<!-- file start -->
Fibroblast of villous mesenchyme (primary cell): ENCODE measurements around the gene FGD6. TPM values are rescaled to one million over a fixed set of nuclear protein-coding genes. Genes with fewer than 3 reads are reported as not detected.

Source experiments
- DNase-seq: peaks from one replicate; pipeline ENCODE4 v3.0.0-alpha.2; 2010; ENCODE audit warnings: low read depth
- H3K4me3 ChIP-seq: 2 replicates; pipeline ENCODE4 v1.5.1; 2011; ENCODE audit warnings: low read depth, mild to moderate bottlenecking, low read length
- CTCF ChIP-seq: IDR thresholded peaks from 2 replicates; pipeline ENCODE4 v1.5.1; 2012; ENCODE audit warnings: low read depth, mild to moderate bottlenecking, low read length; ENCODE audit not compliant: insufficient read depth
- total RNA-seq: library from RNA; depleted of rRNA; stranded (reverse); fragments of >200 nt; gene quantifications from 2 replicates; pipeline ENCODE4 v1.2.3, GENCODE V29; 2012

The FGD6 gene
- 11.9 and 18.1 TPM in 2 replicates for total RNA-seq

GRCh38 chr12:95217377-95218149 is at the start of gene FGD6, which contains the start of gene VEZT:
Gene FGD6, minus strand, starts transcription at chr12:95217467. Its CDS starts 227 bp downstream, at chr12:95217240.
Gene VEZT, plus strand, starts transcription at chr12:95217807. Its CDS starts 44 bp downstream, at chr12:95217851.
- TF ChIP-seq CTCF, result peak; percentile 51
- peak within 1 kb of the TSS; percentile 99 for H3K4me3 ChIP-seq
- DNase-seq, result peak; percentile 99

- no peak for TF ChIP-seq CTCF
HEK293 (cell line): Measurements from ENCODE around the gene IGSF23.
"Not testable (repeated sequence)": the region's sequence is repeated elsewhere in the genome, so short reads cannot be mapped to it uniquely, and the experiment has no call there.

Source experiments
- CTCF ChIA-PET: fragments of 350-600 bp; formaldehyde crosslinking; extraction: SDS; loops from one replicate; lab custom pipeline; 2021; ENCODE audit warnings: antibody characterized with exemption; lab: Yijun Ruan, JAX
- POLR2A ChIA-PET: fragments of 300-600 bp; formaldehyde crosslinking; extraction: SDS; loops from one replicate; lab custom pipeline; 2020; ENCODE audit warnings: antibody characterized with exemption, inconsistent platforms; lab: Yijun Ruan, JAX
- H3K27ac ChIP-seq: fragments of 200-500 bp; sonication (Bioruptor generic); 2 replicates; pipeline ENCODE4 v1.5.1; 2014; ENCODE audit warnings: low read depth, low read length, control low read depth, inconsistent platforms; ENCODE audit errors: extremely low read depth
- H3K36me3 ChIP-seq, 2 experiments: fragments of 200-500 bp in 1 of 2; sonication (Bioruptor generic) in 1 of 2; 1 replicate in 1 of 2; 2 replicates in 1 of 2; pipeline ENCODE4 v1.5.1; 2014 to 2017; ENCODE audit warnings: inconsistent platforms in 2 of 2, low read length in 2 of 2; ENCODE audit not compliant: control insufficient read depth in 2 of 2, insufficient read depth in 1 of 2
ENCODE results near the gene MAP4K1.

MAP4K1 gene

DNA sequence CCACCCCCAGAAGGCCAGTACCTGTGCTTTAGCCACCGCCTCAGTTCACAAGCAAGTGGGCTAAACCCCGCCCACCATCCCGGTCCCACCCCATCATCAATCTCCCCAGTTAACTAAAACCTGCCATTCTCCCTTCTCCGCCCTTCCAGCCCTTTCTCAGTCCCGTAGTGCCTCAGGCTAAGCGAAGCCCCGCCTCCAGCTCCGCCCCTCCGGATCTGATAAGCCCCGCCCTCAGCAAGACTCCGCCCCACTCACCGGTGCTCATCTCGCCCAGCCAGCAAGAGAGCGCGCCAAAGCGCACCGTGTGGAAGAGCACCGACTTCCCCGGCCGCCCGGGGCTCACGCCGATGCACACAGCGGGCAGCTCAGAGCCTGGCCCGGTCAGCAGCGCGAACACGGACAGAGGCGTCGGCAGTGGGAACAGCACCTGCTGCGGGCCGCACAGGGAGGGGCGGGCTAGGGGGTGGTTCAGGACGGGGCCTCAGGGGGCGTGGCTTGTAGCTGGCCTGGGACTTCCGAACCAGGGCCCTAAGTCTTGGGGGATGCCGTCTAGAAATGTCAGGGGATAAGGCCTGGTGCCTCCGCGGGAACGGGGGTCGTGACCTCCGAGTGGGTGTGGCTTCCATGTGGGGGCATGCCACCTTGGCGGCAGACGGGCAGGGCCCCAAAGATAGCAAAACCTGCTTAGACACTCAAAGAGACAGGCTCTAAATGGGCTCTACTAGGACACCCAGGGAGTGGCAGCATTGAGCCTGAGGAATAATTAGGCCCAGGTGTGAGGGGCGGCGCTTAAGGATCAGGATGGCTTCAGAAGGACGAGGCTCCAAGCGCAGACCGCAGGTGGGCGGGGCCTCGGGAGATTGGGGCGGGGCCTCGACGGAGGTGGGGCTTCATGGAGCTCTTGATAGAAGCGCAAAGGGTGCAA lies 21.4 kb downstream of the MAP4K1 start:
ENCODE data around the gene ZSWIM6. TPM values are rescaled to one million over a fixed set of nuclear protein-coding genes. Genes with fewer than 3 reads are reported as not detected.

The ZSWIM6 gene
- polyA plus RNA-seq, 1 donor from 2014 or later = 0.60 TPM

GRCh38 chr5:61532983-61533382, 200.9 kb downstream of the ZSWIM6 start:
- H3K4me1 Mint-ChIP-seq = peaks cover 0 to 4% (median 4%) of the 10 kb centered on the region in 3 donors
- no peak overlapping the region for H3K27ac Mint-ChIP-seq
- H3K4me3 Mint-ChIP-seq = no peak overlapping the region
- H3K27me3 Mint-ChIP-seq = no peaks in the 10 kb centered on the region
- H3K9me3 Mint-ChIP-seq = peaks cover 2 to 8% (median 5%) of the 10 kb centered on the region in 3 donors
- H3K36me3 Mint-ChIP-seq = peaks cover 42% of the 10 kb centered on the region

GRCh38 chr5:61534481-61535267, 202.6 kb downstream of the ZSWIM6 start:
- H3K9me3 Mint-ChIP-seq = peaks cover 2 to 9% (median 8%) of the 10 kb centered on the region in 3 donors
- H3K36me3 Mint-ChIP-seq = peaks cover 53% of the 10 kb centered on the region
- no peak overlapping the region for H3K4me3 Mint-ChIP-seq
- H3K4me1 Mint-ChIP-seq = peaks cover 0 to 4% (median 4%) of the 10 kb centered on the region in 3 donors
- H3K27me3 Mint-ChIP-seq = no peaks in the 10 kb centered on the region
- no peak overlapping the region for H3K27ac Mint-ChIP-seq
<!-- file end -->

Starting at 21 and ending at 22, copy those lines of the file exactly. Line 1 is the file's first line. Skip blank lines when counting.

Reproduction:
- H3K27ac ChIP-seq: fragments of 200-500 bp; sonication (Bioruptor generic); 2 replicates; pipeline ENCODE4 v1.5.1; 2014; ENCODE audit warnings: low read depth, low read length, control low read depth, inconsistent platforms; ENCODE audit errors: extremely low read depth
- H3K36me3 ChIP-seq, 2 experiments: fragments of 200-500 bp in 1 of 2; sonication (Bioruptor generic) in 1 of 2; 1 replicate in 1 of 2; 2 replicates in 1 of 2; pipeline ENCODE4 v1.5.1; 2014 to 2017; ENCODE audit warnings: inconsistent platforms in 2 of 2, low read length in 2 of 2; ENCODE audit not compliant: control insufficient read depth in 2 of 2, insufficient read depth in 1 of 2